Experts Say Children Are Left Parentless When Government Tries to Force Catholic Agencies to Let Homosexual Couples Adopt

When the government fights to make Catholic charities offer adoption to homosexual couples, children lose, adoption advocates recently argued.

Christian adoption agencies make the vital connection between children without parents and parents seeking adoption. Catholic adoption services alone connected over 82,000 children to families from 2008 to 2016, a Heritage Foundation report said. But these agencies come under attack from the government because they don’t place children with homosexual couples, Paul Mulligan, president and CEO of the Catholic Charities Community Services Arizona said at a virtual adoption event Monday.

“Christians believe that marriage is between a man and a woman not because the church doesn’t love same-sex attracted, gay, lesbian, you name it, but because there’s really a fundamental belief that children have a natural God-given right to a mother and a father,” he said.

Today, approximately 424,000 children drift in the foster care system. Roughly 20,000 leave the system every year without ever finding a family, according to ifoster.org. Those who leave normally face poverty, joblessness and desperation alone.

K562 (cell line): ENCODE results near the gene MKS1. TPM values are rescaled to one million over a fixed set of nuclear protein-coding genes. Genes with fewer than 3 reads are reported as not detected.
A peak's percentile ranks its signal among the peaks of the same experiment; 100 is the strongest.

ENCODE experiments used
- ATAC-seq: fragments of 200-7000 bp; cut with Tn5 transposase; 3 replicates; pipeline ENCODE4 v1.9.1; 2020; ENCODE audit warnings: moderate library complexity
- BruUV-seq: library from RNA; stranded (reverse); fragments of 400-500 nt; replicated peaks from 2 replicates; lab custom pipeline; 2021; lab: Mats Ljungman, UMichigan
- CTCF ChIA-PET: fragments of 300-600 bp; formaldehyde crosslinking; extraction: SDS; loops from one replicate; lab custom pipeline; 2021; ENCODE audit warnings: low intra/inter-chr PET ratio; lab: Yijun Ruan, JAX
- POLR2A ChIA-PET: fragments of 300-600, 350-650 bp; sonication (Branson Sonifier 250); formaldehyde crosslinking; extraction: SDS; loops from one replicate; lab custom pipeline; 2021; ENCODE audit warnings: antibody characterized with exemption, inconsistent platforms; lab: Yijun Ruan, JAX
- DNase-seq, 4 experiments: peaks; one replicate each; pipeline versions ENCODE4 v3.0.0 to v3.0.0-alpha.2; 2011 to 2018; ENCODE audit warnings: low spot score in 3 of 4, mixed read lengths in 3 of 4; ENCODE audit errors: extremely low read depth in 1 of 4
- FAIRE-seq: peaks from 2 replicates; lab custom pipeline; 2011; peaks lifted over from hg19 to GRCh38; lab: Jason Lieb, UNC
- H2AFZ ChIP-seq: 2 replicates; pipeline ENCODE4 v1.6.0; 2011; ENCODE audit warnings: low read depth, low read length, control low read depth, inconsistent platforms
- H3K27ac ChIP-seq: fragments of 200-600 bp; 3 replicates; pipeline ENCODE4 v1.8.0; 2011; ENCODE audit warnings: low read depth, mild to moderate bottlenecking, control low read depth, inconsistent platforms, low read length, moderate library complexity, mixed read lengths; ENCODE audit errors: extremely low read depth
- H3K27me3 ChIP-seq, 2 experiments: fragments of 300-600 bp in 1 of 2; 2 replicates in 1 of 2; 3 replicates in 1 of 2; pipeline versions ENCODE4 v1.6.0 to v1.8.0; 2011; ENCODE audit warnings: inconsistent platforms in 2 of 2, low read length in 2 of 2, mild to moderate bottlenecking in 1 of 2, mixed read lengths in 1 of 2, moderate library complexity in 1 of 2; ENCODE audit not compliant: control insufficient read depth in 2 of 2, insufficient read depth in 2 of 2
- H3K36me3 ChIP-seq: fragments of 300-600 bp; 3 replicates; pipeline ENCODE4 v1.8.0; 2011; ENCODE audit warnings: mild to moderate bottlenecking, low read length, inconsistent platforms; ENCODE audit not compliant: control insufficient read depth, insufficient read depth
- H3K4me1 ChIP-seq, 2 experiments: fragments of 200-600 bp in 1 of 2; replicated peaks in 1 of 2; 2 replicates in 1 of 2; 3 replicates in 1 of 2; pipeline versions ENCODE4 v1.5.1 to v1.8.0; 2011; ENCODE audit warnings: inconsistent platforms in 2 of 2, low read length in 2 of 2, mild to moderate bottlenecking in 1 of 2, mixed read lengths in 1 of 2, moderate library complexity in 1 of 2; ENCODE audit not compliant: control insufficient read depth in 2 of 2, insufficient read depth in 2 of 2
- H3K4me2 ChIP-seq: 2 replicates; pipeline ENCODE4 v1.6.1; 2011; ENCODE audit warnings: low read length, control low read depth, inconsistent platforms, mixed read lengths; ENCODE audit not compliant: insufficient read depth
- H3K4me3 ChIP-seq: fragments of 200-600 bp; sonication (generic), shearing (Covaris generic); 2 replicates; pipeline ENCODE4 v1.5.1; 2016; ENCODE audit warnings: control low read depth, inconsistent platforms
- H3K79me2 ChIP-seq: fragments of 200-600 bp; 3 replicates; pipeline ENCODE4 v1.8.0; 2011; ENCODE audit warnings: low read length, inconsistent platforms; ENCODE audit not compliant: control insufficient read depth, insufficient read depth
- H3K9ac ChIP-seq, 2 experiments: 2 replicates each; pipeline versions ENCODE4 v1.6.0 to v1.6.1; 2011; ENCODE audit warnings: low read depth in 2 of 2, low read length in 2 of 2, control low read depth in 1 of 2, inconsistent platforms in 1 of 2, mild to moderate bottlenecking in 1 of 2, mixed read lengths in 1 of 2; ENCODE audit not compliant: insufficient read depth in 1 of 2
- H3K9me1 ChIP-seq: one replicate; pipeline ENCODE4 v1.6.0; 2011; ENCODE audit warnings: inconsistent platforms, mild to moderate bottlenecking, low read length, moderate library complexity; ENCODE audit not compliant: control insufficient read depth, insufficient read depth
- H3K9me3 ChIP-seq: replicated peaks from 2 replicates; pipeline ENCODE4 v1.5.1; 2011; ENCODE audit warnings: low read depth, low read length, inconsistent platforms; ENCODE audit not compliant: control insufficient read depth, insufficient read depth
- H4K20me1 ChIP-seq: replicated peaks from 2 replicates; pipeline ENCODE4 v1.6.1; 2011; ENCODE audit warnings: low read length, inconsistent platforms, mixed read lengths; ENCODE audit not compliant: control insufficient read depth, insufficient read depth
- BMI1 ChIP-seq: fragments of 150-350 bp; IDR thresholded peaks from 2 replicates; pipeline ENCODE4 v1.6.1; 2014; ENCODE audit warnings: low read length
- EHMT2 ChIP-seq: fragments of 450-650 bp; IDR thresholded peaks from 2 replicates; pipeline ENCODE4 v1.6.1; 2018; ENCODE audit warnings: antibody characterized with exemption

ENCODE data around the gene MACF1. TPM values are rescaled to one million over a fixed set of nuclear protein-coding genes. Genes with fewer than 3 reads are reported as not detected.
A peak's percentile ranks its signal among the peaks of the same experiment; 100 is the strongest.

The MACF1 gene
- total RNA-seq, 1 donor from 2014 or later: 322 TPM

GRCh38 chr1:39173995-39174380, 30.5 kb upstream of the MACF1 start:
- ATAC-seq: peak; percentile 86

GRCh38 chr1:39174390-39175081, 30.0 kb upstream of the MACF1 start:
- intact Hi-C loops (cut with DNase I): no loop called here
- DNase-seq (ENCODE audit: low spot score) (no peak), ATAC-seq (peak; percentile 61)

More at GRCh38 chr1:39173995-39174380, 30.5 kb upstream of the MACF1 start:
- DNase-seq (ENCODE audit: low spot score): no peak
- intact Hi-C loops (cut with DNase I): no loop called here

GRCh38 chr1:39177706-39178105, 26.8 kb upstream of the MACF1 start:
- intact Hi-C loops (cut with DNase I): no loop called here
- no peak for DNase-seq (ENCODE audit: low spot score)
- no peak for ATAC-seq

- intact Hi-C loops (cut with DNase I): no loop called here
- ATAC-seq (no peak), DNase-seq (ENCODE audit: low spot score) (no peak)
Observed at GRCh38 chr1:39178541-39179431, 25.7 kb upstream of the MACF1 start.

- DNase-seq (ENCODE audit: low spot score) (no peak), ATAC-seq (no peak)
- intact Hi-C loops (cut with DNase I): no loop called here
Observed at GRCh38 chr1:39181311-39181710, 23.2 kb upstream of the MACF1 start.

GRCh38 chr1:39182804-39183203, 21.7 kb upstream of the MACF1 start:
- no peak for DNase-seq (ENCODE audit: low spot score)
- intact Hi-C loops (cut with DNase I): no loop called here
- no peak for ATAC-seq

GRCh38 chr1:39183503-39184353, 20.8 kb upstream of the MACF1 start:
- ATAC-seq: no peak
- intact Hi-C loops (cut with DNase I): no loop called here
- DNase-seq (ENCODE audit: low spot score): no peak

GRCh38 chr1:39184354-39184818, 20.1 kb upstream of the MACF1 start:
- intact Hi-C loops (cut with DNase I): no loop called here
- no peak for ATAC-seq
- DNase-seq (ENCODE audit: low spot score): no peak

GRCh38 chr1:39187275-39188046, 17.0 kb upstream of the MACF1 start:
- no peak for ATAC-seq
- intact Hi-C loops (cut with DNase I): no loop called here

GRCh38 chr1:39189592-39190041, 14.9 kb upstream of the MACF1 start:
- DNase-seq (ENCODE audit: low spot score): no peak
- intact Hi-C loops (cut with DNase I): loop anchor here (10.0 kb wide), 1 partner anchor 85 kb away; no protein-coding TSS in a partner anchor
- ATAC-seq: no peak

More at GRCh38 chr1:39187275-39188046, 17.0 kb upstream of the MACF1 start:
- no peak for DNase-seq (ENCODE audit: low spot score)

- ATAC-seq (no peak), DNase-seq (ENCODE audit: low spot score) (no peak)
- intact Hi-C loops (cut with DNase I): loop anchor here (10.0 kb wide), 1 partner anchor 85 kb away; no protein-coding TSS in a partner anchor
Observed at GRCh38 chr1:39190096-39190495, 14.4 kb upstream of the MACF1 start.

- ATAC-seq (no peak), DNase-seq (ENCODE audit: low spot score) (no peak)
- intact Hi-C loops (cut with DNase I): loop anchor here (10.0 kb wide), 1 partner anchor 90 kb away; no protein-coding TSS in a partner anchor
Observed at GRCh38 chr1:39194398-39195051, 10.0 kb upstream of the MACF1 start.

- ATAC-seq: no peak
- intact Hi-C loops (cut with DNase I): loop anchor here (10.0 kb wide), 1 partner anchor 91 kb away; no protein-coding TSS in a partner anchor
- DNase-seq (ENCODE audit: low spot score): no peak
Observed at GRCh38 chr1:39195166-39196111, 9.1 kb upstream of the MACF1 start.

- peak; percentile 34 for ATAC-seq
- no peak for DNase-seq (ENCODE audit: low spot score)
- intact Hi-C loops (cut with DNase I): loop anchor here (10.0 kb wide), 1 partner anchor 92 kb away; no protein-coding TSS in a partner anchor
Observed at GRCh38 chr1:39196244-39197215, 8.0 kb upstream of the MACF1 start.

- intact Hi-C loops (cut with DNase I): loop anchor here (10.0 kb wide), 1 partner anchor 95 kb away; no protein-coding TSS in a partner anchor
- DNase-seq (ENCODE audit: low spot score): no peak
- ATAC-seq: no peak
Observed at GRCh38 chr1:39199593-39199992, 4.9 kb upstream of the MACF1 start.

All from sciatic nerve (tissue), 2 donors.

In 2018, the government of Philadelphia, Pennsylvania, stopped referring children to Catholic Social Services because the group would not certify same-sex couples as foster parents.

The city urgently called for 300 new foster families shortly before it ended its relationship with Catholic Social Services and Bethany Christian Services for not placing children with same-sex couples.

Because of Philadelphia’s decision, thousands of orphaned or abused children missed the opportunity to find a loving new family, Mulligan said. Most adoption agencies have no problem with placing kids in homes with same-sex parents, but the ones that do should be able to continue their important work.

“If we’re sidelined, that’s going to be a pretty tough deal. At the very least there is a compromise position,” he said.

The Supreme Court recently heard the case from Catholic Social Services in Philadelphia and will soon provide a ruling.

“These are real kids living in our own cities throughout the country,” said Kathryn Jean Lopez, National Review’s editor-at-large and discussion moderator.

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SOURCE: Christian Post, Jackson Elliott

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